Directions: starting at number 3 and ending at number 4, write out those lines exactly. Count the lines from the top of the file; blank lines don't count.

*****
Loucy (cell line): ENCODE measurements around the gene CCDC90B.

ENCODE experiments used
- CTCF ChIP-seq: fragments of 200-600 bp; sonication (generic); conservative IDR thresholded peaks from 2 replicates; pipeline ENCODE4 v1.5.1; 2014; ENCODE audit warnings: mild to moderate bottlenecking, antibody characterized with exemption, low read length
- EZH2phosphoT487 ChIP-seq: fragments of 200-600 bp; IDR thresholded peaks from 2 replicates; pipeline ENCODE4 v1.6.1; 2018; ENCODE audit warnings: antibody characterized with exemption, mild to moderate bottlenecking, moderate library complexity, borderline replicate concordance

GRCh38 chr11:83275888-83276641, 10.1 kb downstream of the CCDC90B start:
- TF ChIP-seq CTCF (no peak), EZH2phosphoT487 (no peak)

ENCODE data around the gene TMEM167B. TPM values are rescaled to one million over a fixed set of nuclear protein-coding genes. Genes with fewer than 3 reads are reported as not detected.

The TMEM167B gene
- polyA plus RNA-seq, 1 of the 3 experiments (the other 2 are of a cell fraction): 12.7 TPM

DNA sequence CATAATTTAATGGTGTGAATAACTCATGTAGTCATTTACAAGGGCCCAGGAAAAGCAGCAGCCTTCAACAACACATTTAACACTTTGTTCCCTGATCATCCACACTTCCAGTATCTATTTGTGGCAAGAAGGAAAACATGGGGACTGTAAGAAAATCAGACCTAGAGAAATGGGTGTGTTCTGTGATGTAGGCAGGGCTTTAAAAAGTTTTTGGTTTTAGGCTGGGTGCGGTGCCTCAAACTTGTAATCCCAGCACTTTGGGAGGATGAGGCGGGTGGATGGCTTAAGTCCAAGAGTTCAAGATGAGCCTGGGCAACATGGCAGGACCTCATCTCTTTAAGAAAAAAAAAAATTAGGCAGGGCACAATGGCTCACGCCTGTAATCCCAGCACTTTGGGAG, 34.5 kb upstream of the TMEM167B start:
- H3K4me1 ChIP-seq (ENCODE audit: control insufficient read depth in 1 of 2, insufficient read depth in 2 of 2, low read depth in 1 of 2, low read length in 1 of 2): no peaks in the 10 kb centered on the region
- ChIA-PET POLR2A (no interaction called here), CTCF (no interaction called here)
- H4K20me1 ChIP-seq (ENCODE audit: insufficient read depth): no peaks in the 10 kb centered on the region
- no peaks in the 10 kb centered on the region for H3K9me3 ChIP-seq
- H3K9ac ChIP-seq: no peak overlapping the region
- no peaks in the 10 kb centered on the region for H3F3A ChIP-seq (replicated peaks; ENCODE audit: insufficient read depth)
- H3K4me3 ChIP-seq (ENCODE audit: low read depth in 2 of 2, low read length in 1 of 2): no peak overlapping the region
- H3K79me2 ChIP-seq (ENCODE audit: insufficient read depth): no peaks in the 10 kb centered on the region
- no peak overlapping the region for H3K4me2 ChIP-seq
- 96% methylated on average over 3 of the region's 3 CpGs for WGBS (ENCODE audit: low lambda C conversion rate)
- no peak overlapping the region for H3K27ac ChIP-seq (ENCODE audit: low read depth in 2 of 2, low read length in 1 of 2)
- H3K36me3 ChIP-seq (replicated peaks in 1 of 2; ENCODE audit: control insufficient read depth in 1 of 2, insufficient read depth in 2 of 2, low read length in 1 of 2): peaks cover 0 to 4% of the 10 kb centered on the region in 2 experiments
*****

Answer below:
- CTCF ChIP-seq: fragments of 200-600 bp; sonication (generic); conservative IDR thresholded peaks from 2 replicates; pipeline ENCODE4 v1.5.1; 2014; ENCODE audit warnings: mild to moderate bottlenecking, antibody characterized with exemption, low read length
- EZH2phosphoT487 ChIP-seq: fragments of 200-600 bp; IDR thresholded peaks from 2 replicates; pipeline ENCODE4 v1.6.1; 2018; ENCODE audit warnings: antibody characterized with exemption, mild to moderate bottlenecking, moderate library complexity, borderline replicate concordance